Complex interventions for aggressive challenging behaviour in adults with intellectual disability: A rapid realist review informed by multiple populations

Rachel Royston*, Stephen Naughton, Angela Hassiotis, Andrew Jahoda, Afia Ali, Umesh Chauhan, Sally Ann Cooper, Athanasia Kouroupa, Liz Steed, Andre Strydom, Laurence Taggart, Penny Rapaport

*Corresponding author for this work

Research output: Contribution to journalArticleResearchpeer-review

1 Citation (Scopus)

Abstract

Objectives Approximately 10% of people with intellectual disability display aggressive challenging behaviour, usually due to unmet needs. There are a variety of interventions available, yet a scarcity of understanding about what mechanisms contribute to successful interventions. We explored how complex interventions for aggressive challenging behaviour work in practice and what works for whom by developing programme theories through contexts-mechanism-outcome configurations. Methods This review followed modified rapid realist review methodology and RAMESES-II standards. Eligible papers reported on a range of population groups (intellectual disability, mental health, dementia, young people and adults) and settings (community and inpatient) to broaden the scope and available data for review. Results Five databases and grey literature were searched and a total of 59 studies were included. We developed three overarching domains comprising of 11 contexts-mechanism-outcome configurations; 1. Working with the person displaying aggressive challenging behaviour, 2. Relationships and team focused approaches and 3. Sustaining and embedding facilitating factors at team and systems levels.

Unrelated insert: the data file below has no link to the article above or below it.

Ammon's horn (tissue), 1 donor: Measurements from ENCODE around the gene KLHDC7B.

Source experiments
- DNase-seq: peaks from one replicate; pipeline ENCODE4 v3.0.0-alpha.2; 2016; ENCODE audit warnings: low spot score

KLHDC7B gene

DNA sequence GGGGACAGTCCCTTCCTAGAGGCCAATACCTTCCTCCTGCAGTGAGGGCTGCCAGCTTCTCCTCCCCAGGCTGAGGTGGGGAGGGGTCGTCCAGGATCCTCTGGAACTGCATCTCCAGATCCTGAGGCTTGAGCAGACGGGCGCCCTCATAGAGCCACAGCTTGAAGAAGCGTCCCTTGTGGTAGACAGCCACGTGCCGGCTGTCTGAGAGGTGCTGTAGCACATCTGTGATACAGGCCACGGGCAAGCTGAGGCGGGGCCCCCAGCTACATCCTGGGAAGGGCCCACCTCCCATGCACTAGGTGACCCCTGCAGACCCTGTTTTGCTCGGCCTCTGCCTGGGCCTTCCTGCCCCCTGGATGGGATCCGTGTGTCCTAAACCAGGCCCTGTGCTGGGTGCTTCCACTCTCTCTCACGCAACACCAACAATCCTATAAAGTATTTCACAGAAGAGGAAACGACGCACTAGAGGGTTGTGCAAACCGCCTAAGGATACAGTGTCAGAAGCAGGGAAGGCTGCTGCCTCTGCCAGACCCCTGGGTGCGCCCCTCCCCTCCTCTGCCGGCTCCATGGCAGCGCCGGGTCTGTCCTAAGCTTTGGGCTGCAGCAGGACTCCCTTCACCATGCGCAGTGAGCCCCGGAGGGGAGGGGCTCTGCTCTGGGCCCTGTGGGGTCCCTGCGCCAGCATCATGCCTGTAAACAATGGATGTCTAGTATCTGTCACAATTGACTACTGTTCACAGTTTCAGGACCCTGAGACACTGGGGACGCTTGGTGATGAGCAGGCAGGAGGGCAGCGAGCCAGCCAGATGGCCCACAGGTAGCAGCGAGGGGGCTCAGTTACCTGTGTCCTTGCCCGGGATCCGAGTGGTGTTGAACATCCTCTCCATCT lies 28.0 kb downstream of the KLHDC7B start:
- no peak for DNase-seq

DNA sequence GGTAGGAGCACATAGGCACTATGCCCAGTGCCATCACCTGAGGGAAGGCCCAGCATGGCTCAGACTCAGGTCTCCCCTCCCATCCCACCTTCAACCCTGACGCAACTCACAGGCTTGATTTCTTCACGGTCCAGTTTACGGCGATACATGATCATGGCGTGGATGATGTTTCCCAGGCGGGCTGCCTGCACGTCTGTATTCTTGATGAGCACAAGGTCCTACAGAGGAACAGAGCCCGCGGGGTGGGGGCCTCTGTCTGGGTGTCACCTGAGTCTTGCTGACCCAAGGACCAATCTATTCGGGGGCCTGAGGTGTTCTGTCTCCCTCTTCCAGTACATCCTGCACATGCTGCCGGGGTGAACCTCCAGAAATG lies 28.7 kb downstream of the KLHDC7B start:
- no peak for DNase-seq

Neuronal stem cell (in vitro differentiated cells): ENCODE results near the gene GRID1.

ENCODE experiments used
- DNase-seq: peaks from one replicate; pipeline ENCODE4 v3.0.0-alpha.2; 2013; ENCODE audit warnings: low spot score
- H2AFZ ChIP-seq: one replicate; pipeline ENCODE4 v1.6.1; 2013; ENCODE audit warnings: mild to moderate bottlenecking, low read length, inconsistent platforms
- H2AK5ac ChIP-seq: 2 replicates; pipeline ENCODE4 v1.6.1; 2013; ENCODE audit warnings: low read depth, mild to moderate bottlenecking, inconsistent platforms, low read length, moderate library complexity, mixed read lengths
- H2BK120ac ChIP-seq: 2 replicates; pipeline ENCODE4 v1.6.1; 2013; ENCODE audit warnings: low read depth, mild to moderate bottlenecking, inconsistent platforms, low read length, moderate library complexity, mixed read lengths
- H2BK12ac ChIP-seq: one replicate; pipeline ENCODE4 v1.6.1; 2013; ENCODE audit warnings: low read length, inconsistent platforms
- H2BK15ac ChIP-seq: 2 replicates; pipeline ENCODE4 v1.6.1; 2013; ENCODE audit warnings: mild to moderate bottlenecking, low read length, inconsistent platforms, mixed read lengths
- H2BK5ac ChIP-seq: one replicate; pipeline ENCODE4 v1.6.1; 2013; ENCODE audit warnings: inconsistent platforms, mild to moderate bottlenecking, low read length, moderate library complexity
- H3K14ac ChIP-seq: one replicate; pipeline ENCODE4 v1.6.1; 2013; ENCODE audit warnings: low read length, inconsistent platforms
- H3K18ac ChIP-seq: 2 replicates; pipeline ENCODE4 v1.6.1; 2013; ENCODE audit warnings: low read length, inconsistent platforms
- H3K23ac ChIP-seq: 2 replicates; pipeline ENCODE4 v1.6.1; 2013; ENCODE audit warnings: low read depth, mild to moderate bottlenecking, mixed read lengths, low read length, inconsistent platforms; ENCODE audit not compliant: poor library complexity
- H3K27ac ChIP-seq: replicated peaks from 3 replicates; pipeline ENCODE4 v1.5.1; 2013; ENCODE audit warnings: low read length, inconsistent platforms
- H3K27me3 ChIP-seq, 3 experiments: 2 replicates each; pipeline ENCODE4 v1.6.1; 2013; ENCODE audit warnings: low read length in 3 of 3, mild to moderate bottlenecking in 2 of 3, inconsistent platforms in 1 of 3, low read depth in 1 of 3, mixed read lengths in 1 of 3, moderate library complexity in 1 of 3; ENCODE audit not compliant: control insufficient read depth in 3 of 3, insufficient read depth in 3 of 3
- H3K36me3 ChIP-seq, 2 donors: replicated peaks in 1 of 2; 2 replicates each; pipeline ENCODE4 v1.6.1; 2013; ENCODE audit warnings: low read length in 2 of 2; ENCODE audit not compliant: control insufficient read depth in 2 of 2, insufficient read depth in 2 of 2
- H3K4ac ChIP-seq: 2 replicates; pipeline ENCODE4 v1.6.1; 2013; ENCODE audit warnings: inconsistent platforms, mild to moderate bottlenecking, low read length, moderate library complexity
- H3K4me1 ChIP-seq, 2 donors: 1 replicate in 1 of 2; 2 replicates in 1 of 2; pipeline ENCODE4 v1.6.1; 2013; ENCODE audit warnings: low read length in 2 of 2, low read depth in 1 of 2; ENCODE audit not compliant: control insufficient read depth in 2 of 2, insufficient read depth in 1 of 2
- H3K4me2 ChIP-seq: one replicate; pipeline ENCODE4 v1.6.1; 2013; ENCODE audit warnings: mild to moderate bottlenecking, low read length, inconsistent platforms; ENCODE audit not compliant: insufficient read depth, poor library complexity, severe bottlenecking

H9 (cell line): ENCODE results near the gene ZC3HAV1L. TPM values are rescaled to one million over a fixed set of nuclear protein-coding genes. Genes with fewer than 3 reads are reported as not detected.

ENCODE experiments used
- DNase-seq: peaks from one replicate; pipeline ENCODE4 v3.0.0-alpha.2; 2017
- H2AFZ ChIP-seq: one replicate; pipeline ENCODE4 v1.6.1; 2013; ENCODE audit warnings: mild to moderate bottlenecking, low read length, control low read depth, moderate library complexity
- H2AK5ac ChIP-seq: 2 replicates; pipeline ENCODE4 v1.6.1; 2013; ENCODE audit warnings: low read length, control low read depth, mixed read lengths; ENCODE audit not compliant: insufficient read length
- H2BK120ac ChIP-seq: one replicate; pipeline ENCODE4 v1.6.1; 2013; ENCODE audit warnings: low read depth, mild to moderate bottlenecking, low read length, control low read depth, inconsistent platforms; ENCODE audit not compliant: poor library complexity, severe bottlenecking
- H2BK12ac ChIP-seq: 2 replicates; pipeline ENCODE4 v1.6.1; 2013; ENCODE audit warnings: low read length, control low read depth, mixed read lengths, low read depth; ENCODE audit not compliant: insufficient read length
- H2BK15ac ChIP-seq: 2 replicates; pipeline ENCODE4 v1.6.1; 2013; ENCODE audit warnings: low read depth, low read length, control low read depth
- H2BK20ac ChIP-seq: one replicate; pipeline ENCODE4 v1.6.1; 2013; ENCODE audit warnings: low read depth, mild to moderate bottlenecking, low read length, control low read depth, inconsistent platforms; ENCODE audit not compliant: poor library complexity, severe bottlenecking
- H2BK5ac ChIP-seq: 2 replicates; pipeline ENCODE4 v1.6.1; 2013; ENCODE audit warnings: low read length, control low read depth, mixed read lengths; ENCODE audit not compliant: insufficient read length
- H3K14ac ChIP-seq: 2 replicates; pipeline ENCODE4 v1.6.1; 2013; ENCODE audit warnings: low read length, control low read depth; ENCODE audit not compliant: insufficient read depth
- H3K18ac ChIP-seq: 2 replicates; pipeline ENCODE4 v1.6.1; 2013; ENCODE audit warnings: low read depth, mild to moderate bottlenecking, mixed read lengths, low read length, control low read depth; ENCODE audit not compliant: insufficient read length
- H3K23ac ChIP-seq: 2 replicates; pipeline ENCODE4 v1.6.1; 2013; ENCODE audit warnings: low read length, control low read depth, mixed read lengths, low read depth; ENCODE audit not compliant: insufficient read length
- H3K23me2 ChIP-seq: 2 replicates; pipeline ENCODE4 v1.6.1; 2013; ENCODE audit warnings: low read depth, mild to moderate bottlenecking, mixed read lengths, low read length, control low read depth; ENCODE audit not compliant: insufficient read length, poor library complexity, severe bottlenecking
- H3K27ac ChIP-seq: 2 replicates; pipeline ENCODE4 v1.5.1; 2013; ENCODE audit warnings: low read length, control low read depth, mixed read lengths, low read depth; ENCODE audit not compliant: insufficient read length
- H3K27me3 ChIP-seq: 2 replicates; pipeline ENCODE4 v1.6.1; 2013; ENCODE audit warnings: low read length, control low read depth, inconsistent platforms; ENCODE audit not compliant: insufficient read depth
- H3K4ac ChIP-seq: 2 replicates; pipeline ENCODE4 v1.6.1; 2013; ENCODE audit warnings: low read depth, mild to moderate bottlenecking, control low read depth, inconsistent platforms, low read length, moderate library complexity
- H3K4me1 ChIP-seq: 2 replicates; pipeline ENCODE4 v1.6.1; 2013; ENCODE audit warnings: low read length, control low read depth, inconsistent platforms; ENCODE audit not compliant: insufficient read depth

interventions included improving understanding, addressing unmet need, developing positive skills, enhancing carer compassion, and boosting staff self-efficacy and motivation. Conclusion The review emphasises how interventions for aggressive challenging behaviour should be personalised and tailored to suit individual needs. Effective communication and trusting relationships between service users, carers, professionals, and within staff teams is essential to facilitate effective intervention delivery. Carer inclusion and service level buy-in supports the attainment of desired outcomes. Implications for policy, clinical practice and future directions are discussed.

Original languageEnglish
Article numbere0285590
JournalPLoS ONE
Volume18
Issue number5
DOIs
Publication statusPublished - May 2023
Externally publishedYes

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